Autumn? Yes, please!

I grew up in the Pacific Northwest, where winters look like spring in Minnesota (minus the massive surprise snowstorms) and autumn looks a lot like a Minnesota May. Except with falling leaves and no tulips popping up.

My first Midwestern autumn was in 1993, when I moved to Poplar, Wisconsin, a tiny town east of Superior, Wisconsin, which is just across the St. Louis river from Duluth, Minnesota. (If anyone is now worried that I'm a Packers fan, fear not. Of course, I'm not much of a Vikings fan, either. The only football team I care about is the Oregon Ducks!) I moved to Poplar to live with my parents while I figured out what to do with my life post college. (Did I mention that I'm an Oregon Duck?)

After failed plans and new ideas, I began working at a Bible camp and loved every minute of it. As the summer wound down and I looked forward to Bethel Seminary for the fall, I discovered an even more magical aspect of camp life: autumn. Leaves began to change color, acorns littered the ground, and cool, crisp mornings greeted each new day.

Somewhere in here I met a boy. He was nice. And when I began dating my (now) husband, I asked him what his favorite season was and he said fall. I thought that was a little weird. I mean, yes, fall seemed pretty great, but after a long Minnesota winter, wouldn't spring be better? I imagined bulbs springing up in February from the frozen ground as they did in my hometown. And warm days when you can ditch your coat. And gentle rains that bring out more shades of green that the dictionary even knows exist.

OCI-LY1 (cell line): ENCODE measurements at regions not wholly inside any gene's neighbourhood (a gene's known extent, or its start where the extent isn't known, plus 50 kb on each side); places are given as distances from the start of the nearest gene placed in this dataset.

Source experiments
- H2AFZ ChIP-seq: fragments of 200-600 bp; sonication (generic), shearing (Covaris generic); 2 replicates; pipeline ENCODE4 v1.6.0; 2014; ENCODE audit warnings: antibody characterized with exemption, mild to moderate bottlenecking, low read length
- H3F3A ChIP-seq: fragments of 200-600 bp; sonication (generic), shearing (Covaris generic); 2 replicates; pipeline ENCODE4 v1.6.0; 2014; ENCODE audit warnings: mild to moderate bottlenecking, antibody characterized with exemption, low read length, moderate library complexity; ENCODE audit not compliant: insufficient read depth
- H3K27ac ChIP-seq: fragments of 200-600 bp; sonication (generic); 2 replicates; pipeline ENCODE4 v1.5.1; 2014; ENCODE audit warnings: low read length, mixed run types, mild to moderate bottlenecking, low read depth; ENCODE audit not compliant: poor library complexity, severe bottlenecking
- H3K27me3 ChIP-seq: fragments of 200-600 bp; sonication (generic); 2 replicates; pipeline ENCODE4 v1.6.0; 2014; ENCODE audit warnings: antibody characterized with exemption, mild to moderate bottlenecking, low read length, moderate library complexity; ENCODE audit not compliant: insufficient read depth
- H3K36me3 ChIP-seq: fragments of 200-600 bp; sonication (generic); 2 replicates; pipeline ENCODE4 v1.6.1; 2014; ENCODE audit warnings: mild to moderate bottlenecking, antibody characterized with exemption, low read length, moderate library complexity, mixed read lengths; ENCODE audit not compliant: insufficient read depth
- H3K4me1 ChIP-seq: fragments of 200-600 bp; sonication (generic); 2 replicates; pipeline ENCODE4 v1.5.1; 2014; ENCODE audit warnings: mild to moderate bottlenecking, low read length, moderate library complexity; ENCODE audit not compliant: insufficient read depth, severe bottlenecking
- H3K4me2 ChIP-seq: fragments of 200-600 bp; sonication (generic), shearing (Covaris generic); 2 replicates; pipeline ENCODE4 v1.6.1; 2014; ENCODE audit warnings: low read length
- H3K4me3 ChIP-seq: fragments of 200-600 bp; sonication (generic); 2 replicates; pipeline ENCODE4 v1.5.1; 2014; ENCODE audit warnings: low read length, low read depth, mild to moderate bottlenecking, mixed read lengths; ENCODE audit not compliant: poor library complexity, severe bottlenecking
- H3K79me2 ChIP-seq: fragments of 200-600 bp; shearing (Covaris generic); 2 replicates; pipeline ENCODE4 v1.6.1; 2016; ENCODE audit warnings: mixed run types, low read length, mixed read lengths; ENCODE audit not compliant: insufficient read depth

Yes, I still believed in my heart of hearts that spring was better. I couldn't wait for my first Minnesota spring.

And then it came. Spring. In Minnesota.

"Ummm...excuse me? I think my spring is broken. Can I get a new one?"

Freakish snowstorms. Coats until May. Frost on the Rhubarb.

I finally understood: Fall in Minnesota is the best season.

And so I'm excited to usher in autumn. Where apples scent the air, pumpkins dot the fields, the nights are cool but that's expected, and the ice isn't yet nipping at the edges of the lake.

Bring it on, Lord. I can take it.

"Let us fear the Lord our God, who gives the rain in its season, the autumn rain and the spring rain,
and keeps for us the weeks appointed for the harvest." 
Jeremiah 5:24

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